Dean’s choice of first listen: I’ll Wait/ArosStark and haunting, the tracks retains an uplifting flourish thanks to the presence of Danielle’s vocal. Both the English and Welsh version are namechecked here whatever your linguistic preference.

Danielle Lewis – “Inescapably upbeat melodies wrap like a glove around her beguiling vocal”


Fleur De Lys (Copyright by BBC Wales and Horizons)FLEUR DE LYS

Who are they?: A Welsh-language indie-rock quartet from Anglesey. While I can barely comprehend the lyrics sung in Welsh, the high-energy guitars and head-nodding harmonies confidently speak for themselves just as much as the lyrics (probably) do.

Dean’s choice of first listen: Bywyd BrafIt’s this track which draws my first press of the play button. My first impression is that it sounds like an obscure Dandy Warhols B-side covered by and distilled through a Welsh twang.

Reuel Elijah (Copyright by BBC Wales and Horizons)REUEL ELIJAH

Who are they?: In a short space of time, we have moved from hardcore alt-rock to indie to folk, and now onto hip-hop. Up to now, Goldie’ Lookin Chain have probably been the only flag-bearers of the Welsh rap scene. This Cardiff-based artist could be the new face (and voice) of Welsh underground hip-hop.

Dean’s choice of first listen: Cliché – For debutantes to the Cardiff-based singer, there is a busy catalogue of tracks to choose from. My own pick of first play is Cliché – which shows off the wordsmith’s soulful timbre.

Roughion (Copyright by BBC Wales and Horizons)ROUGHION

Who are they?: Aberystwyth electronica duo with a knack for sampling virtually anything they can rummage from their seemingly expansive record collection, and welding them together into brooding sonic odysseys.

Dean’s choice of first listen: Lost In Sound’ Roughion remix (originally by Delyth McLean) – There are plenty of originals in the band’s canon but it’s their take on former Horizons alumni Delyth McLean‘s tender ballad that most draws my curiosity. The band take the track into another dimension without sacrificing too much of the haunting emotion of the original.

Ysgol Sul – “A sampling of pure escapism bottled into one sonic vial”


Tibet (Copyright by BBC Wales and Horizons)TIBET

Who are they?: Four-piece indie rock band from Cardiff who take simple anecdotes of rough morning-afters, wild night-befores and wilder women, and transform them into buoyant two to three-minute rock anthems.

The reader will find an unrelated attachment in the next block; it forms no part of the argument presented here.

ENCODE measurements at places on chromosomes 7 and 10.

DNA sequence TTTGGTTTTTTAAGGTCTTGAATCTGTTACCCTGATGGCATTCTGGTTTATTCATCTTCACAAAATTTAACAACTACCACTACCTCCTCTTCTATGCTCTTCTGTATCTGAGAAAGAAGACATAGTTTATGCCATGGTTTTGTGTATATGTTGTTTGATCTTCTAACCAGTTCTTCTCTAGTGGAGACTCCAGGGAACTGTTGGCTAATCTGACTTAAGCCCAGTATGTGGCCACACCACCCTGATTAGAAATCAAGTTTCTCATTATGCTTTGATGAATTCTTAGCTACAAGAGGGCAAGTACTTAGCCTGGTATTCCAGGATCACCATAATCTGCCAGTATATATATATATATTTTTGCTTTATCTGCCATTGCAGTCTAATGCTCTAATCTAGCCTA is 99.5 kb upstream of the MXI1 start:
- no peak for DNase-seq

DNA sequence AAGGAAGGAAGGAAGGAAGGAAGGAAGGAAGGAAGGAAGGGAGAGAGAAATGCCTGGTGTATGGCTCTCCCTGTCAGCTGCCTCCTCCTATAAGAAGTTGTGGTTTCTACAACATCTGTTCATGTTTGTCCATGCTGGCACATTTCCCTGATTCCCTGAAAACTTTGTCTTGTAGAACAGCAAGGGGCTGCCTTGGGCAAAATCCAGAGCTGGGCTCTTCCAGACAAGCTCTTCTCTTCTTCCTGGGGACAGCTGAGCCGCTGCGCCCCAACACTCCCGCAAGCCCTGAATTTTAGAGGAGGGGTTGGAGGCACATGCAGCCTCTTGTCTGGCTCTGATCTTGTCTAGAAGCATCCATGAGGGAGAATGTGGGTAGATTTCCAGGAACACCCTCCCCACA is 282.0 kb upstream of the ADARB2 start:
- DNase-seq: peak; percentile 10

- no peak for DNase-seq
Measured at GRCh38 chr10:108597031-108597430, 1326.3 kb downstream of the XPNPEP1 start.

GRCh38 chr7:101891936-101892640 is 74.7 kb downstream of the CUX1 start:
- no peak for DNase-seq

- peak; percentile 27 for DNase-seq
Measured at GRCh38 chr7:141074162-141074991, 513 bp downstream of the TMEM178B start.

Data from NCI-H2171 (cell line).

Dean’s choice of first listen: So Low You Forgot How To LoseThe band need just two minutes to sucker-punch the ear cavities with their brand of noisy 00’s post-Britpop indie.

We're No Heroes (Copyright by BBC Wales and Horizons)WE’RE NO HEROES

Who are they?: Indie-disco Cardiff trio with riffs that are the aural equivalent of cans of Red Bull and come with directions straight to the indie-dancefloor.

Dean’s choice of first listen: Distort The AirNeon-tinted hooks, slinky bass riffs and falsetto-tone guitars aplenty.

Ysgol Sul (Copyright by BBC Wales and Horizons)YSGOL SUL

Who are they?: Every self-appointed music critic’s favourite band Velvet Underground seem to be the go-to act for any musical comparison. But a band that one could get away with applying such a tag to is this indie-dream-pop band from Carmarthen. Throw in the jangly guitars of bands like Ride and Cocteau Twins, and what you get is a sound that offers a sampling of pure escapism bottled into one sonic vial.

Dean’s choice of first listen: Dwi Ar DanShoegaze-tinged indie-rock at it hazy best.

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8 thoughts on “Horizons/Gorwelion 2016 – meet the new class of Welsh artists

  1. Pingback: Horizons/Gorwelion 2015: The BBC Maida Vale sessions – Interview with Huw Stephens | Dean Hodge

  2. Pingback: Horizons/Gorwelion 2016: Dean Hodge Interviews Ysgol Sul – “I like to think we don’t fit into one label but occupy a space between all of them“ | Dean Hodge

  3. Pingback: Horizons/Gorwelion 2016: Dean Hodge Interviews Anelog – ‘We’re basically a big, dysfunctional family rather than a band’ | Dean Hodge

  4. Pingback: Review: Afro Cluster ‘We Don Land’ EP – ‘The dawn of an exciting new addition to the Welsh sound’ | Dean Hodge

  5. Pingback: Horizons/Gorwelion 2016: Dean Hodge Interviews CaStLeS – ‘Our live shows are an opportunity for us to do something exciting and inventive’ | Dean Hodge

  6. Pingback: Review: DimSŵn 2016 – ‘A premature serving of Sŵn’s 10th birthday cake, with just as much rich sonic filling’ | Dean Hodge

  7. Pingback: Sŵn Festival 2016: AfterDark’s 10 must-see artists | Dean Hodge

  8. Pingback: Review: Sŵn Festival 2016 – “Providing musical memories for ten glorious years, and hopefully more to come” | Dean Hodge